A groundbreaking study presented at the Annual Meeting of the European Association for the Study of Diabetes (EASD) has shed light on the characteristics associated with an increased risk of sudden cardiac arrest (SCA) in individuals with type 2 diabetes (T2D). SCA, a leading cause of death in high-income countries, poses a significant threat to people with T2D, especially those without a history of cardiovascular disease.
Led by Dr. Peter Harms and his team from Amsterdam UMC in the Netherlands, the study involved analyzing the clinical characteristics of 3,919 individuals with T2D. Out of these, 689 had experienced SCA, while 3,230 served as controls. The researchers delved into data from general practitioner (GP) records spanning a five-year period leading up to the SCA events, focusing on blood pressure, blood glucose readings, medication usage, and medical history.
The findings of the study uncovered several risk factors linked to SCA in individuals with and without a history of cardiovascular disease. For those with a history of cardiovascular disease, factors such as a history of arrhythmias, unknown smoking behavior, the use of insulin, and the use of QTc-prolonging prokinetic medication were all associated with an increased risk of SCA. Notably, commonly prescribed drugs like antibiotics, antipsychotic medications, and prokinetics were found to alter the heart’s electrical system, heightening SCA risk in T2D patients.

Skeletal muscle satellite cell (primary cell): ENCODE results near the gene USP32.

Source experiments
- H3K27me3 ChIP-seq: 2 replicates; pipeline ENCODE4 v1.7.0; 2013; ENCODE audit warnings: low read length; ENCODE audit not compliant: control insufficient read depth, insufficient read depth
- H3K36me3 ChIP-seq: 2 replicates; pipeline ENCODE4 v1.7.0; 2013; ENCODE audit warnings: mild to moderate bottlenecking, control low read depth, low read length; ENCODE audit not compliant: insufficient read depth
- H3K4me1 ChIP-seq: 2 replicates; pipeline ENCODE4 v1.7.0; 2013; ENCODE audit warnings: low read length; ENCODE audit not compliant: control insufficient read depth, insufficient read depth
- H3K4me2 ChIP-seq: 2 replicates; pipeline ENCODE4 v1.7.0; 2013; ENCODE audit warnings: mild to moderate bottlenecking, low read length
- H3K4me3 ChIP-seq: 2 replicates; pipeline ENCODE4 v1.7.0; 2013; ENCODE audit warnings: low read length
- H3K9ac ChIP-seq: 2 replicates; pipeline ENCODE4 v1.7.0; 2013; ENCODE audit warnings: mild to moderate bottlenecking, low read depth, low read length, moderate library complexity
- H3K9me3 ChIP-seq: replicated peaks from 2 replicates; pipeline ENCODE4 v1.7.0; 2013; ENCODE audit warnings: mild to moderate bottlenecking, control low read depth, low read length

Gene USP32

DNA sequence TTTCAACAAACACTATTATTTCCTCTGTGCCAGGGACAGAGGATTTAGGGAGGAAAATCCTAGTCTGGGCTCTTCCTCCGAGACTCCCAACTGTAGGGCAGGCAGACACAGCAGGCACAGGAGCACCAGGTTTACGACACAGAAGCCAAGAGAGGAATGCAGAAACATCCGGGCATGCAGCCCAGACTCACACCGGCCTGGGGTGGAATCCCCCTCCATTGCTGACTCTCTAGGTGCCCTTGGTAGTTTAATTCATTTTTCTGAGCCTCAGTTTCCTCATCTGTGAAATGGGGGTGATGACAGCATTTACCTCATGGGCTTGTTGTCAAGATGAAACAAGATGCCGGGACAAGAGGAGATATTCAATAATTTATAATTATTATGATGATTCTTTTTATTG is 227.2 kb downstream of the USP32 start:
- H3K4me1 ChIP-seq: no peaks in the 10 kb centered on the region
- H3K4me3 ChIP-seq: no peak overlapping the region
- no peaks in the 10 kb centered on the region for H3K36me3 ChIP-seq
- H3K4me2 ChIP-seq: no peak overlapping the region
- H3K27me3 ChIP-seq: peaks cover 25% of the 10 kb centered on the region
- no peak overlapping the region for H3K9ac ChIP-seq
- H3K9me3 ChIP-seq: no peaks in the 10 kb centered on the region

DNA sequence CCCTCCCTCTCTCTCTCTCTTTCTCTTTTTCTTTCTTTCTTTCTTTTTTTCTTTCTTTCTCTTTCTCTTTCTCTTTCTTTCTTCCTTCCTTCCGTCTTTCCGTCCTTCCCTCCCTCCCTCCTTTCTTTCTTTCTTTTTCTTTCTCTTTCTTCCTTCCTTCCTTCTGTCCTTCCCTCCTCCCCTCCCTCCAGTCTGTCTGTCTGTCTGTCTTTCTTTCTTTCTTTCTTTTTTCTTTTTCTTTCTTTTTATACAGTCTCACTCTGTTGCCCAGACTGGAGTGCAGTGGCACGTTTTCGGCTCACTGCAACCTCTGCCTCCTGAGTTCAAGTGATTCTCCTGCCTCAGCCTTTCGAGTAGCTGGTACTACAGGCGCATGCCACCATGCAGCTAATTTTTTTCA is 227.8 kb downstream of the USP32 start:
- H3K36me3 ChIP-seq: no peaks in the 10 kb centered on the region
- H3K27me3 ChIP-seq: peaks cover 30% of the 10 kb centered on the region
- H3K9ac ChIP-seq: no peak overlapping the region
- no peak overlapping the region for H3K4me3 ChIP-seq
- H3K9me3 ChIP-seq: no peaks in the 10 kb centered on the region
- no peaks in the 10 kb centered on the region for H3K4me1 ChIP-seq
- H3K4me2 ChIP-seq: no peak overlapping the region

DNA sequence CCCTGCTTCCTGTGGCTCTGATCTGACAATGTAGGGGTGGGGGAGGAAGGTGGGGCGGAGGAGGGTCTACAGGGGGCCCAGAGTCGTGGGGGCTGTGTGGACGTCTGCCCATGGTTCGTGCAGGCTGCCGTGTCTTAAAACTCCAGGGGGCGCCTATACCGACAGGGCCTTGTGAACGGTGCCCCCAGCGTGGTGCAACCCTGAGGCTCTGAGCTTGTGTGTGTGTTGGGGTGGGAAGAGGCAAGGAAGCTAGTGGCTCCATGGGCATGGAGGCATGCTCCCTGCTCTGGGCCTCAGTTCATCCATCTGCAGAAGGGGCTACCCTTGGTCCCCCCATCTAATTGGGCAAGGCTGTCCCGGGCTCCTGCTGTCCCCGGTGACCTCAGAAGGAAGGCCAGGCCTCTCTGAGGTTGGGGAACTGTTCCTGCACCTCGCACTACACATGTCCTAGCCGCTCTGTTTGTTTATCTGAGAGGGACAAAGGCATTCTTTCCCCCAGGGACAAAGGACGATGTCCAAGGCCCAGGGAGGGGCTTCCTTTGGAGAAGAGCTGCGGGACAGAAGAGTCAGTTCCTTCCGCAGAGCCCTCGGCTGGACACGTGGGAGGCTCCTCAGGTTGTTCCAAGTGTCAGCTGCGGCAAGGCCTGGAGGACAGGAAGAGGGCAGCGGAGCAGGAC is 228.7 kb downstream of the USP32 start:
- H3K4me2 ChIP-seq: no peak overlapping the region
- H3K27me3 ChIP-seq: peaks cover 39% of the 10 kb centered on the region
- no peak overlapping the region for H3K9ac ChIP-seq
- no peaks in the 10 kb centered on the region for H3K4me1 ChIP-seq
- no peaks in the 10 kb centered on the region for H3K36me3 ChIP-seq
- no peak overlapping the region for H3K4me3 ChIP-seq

Meanwhile, individuals without a history of cardiovascular disease exhibited different risk factors. Low fasting glucose levels, severely high systolic blood pressure, low levels of HDL cholesterol, elevated levels of LDL cholesterol, and the use of QTc-prolonging antipsychotic and antibiotic medication were all linked to an increased risk of SCA.
These findings hold significant implications for healthcare providers who manage T2D patients. It is crucial for healthcare providers to be aware of these risk factors and to consider medication-related concerns when developing treatment strategies. Striking a balance in blood glucose management and carefully evaluating the risks and benefits of commonly used medications can play a pivotal role in reducing the incidence of SCA in this vulnerable population.
Ultimately, this research underscores the intricate relationship between T2D and SCA. Staying informed about emerging risk factors and medication-related concerns is crucial for healthcare providers. By understanding and addressing these factors, healthcare providers can enhance patient care and potentially save lives.